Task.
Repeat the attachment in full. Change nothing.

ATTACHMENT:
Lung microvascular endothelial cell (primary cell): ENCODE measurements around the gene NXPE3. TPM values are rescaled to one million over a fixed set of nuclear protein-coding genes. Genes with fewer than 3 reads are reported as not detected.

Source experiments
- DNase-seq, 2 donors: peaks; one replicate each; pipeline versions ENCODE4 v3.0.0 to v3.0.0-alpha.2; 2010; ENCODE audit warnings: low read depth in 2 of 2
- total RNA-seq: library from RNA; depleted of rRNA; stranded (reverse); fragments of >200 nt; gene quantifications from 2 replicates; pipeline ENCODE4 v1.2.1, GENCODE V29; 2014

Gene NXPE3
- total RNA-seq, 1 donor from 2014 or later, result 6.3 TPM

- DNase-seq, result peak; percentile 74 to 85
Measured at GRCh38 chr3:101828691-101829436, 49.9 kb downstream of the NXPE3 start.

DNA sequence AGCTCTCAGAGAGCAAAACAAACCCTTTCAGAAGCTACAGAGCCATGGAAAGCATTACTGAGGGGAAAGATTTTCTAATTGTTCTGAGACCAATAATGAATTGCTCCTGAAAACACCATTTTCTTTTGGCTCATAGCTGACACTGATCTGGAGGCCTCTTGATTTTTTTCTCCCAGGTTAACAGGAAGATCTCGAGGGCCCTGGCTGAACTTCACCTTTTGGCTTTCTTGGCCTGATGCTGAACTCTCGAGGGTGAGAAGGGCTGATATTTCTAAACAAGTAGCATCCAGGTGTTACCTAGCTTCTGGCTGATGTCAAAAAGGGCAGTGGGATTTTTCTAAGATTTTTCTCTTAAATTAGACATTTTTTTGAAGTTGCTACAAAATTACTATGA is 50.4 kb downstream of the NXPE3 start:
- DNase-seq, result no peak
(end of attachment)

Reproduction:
Lung microvascular endothelial cell (primary cell): ENCODE measurements around the gene NXPE3. TPM values are rescaled to one million over a fixed set of nuclear protein-coding genes. Genes with fewer than 3 reads are reported as not detected.

Source experiments
- DNase-seq, 2 donors: peaks; one replicate each; pipeline versions ENCODE4 v3.0.0 to v3.0.0-alpha.2; 2010; ENCODE audit warnings: low read depth in 2 of 2
- total RNA-seq: library from RNA; depleted of rRNA; stranded (reverse); fragments of >200 nt; gene quantifications from 2 replicates; pipeline ENCODE4 v1.2.1, GENCODE V29; 2014

Gene NXPE3
- total RNA-seq, 1 donor from 2014 or later, result 6.3 TPM

- DNase-seq, result peak; percentile 74 to 85
Measured at GRCh38 chr3:101828691-101829436, 49.9 kb downstream of the NXPE3 start.

DNA sequence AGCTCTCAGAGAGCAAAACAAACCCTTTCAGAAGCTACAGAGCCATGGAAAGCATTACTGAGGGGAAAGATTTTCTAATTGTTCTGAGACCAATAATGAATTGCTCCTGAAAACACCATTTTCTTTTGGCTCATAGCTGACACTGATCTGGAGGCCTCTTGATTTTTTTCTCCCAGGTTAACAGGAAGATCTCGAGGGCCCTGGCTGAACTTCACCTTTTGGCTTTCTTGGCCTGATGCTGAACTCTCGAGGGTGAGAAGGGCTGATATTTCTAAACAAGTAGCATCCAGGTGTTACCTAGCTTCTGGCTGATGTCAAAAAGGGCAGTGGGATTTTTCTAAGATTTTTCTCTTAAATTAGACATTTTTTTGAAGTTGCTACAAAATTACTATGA is 50.4 kb downstream of the NXPE3 start:
- DNase-seq, result no peak